Happy Birthday, White Castle!
Hey White Castle, Happy Birthday! In honor of your 100th anniversary, we thought we’d share with everyone some of our favorite bits from the archives.
Did you know the first White Castle was actually number 4? E. W. “Billy” Ingram, insurance and real-estate agent and founder of White Castle, first had the idea for the restaurant after meeting Walt Anderson, a fry cook and business owner in Wichita, Kansas. Back in the day, most people knew hamburgers as a meatball on buns, but when Anderson offered his “flat meatball” hamburger to Ingram after purchasing a house from him, Ingram offered to finance the dish as the specialty of a new restaurant—White Castle. Now, Ingram had three burger stands in Wichita already, so when Ingram designed the iconic castle look, it was technically the fourth burger stand in the area. The picture shown here may be “number 4,” but it was the first white castle White Castle in the business; the other three were later remodeled after this location.
So, why the white castle? In 1921 when the first White Castle opened, the public still had some mistrust for fast food restaurants lingering from sanitation issues in the meatpacking industry. Although addressed for years at that point by the Pure Food and Drug Act of 1906, the misperception still lingered. So, Ingram held high expectations for the appearance of White Castle employees and drew up plans for the sparkling stainless steel counters and spotless white exteriors. When he proposed the idea to Anderson, he said “we’ll call it the White Castle and we’ll operate the cleanest place in town.” These high standards, implemented at all locations, became a model for the chain restaurant, assuring customers that they would receive the same high-quality food at any White Castle they visited.
And the Crave caught on! From there, White Castle grew quickly, as you can see in one of my personal favorites from the archives, a company newsletter from 1926. The company newsletter would later be called the “White Castle Official House Organ,” but in the beginning it went by the more whimsical “Hot Hamburger.” This issue of the Hot Hamburger released some updated statistics for the company—over 3 million hamburgers sold in 1925, along with 48,000 gallons of coffee, which was about 50% more than in 1924. Quite the growth! My favorite highlight from the issue is a poem written by an assistant manager, entitled “Nickel Talk”:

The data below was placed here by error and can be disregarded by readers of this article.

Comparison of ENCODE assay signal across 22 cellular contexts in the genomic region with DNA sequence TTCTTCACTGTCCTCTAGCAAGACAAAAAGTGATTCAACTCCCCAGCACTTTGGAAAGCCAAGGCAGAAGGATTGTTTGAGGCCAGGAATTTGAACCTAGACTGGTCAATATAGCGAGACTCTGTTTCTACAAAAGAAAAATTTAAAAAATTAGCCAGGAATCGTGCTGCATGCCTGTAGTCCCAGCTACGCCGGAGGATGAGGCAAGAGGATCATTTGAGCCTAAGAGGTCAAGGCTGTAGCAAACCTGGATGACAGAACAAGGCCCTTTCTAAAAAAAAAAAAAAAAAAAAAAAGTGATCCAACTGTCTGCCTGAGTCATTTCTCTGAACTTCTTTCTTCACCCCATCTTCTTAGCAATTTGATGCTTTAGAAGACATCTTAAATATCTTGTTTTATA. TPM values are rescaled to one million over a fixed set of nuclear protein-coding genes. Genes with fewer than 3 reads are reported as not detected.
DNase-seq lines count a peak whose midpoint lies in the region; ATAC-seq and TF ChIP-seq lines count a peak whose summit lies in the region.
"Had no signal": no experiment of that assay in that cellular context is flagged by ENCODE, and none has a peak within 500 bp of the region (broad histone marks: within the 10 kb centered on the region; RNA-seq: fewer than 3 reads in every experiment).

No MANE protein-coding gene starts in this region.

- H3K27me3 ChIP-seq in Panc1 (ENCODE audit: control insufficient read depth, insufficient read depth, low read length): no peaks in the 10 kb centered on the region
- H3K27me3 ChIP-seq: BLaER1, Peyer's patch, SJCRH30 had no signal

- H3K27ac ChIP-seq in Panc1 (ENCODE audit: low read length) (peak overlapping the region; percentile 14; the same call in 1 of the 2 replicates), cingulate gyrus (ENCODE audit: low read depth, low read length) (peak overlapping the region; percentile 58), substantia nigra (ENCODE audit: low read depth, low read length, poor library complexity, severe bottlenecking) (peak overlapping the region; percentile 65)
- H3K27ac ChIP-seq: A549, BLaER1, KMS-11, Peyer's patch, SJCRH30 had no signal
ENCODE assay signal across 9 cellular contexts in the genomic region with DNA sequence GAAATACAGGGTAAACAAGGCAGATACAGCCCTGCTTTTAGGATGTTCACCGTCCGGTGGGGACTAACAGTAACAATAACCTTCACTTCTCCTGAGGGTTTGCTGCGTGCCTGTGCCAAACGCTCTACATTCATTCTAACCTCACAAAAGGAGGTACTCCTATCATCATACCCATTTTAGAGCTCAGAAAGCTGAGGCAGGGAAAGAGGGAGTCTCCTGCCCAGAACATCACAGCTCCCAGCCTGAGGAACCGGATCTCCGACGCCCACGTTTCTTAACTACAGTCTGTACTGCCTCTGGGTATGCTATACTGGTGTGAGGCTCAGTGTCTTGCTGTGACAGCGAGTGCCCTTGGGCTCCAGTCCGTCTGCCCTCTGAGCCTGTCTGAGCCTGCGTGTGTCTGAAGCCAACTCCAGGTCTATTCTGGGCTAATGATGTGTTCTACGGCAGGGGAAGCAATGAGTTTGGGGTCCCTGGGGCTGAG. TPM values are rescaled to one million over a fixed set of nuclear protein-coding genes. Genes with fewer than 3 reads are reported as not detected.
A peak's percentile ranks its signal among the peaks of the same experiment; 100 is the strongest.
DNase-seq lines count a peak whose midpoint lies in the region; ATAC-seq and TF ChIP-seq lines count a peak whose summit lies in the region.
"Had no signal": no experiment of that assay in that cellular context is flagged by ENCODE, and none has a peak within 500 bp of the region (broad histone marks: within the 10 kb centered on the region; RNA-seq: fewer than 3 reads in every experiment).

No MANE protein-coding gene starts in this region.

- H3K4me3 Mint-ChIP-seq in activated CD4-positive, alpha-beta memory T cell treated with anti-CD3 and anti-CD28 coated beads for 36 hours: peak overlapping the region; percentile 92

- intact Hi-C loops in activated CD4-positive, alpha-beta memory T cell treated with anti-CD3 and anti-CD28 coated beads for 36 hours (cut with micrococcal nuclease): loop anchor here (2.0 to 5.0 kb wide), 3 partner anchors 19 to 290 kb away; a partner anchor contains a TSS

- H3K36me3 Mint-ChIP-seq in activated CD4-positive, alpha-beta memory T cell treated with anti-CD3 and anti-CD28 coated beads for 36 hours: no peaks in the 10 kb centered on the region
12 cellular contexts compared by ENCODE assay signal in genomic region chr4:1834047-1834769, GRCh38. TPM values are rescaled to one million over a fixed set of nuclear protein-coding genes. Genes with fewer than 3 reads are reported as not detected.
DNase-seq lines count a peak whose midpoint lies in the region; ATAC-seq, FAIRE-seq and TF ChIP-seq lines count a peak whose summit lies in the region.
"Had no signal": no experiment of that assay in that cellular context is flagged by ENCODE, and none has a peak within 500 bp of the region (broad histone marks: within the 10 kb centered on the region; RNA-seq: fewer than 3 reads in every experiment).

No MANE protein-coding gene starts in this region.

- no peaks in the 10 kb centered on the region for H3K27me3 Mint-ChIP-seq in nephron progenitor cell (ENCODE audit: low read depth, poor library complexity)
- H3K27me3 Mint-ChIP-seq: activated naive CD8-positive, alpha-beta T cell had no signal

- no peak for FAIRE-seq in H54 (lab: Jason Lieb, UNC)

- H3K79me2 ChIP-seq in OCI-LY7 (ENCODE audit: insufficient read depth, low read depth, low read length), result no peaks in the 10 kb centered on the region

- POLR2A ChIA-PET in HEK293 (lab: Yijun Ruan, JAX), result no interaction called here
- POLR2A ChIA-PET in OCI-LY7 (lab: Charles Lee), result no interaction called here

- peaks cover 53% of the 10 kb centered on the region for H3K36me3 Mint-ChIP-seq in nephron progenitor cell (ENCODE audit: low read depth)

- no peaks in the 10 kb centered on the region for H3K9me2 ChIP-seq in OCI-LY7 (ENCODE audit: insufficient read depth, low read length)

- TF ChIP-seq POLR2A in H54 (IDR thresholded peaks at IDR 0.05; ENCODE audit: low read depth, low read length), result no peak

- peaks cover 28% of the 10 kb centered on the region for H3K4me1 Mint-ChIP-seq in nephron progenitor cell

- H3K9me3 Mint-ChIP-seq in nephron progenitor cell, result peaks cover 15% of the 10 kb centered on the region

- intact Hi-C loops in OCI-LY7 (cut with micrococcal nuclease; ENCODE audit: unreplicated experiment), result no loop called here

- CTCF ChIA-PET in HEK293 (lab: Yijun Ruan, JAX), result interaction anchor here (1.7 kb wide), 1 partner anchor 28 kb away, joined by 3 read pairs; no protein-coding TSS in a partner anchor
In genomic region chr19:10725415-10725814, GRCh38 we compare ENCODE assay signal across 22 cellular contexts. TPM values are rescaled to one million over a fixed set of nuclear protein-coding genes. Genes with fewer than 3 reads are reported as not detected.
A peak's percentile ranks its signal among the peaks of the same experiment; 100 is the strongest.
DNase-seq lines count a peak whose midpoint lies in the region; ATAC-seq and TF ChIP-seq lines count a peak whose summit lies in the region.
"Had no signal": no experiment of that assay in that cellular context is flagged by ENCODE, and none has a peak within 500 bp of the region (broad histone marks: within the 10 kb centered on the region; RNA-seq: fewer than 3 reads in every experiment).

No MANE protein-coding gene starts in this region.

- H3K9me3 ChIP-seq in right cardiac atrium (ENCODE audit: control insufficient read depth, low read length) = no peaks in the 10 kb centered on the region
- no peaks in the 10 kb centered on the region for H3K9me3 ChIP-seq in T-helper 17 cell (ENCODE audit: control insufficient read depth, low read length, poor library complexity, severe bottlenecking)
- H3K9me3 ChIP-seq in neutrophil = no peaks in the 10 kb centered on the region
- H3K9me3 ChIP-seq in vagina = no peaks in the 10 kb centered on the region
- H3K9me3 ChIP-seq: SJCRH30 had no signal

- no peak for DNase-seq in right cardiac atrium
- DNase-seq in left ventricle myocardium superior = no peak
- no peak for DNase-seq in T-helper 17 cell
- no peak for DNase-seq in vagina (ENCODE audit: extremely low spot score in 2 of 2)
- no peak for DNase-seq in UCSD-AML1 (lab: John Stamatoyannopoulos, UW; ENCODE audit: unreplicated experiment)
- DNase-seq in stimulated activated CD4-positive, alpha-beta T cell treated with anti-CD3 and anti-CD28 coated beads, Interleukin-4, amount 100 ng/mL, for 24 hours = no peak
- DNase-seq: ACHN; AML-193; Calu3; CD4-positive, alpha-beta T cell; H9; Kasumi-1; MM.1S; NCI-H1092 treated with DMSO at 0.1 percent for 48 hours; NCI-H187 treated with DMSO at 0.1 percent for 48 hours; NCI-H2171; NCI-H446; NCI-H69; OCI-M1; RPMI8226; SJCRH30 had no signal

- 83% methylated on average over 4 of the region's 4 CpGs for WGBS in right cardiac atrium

I am Five-Cents.
Not on speaking terms with the butcher.
Too small to buy vegetables.
Not large enough for the baker.
Hardly fit for the grocer.
But, believe me, when I go to a White Castle I am considered SOME MONEY.
And as you can see painted on the exterior of the first White Castle, both hamburgers and coffee were five cents each. Some money, indeed!
Not only did White Castle innovate the notion of chain restaurants and popularize takeout with their iconic and affordable sliders, these weren’t the only inventions to come out of the White Castle kingdom! Under the auspices of their experimental kitchens, Ingram and fellow White Castle innovators developed the stainless steel spatula—a staple in kitchens nowadays. Paper caps replaced the linen caps of the original uniform, and production under Ingram’s Paperlynen Co. became another common sight in the fast food industry.
You can learn even more about White Castle’s history from the timeline on their website. Many of the images featured there may look familiar if you’ve browsed the White Castle digital collection on Ohio Memory. That’s because Ohio History Connection serves as the repository for the White Castle corporate archives! Thank you, White Castle, for sharing your history with us and helping us share it with the rest of the world. Long live the Crave!
Thank you to Jen Cabiya, Digital Projects Coordinator at the Ohio History Connection, for this week’s post!
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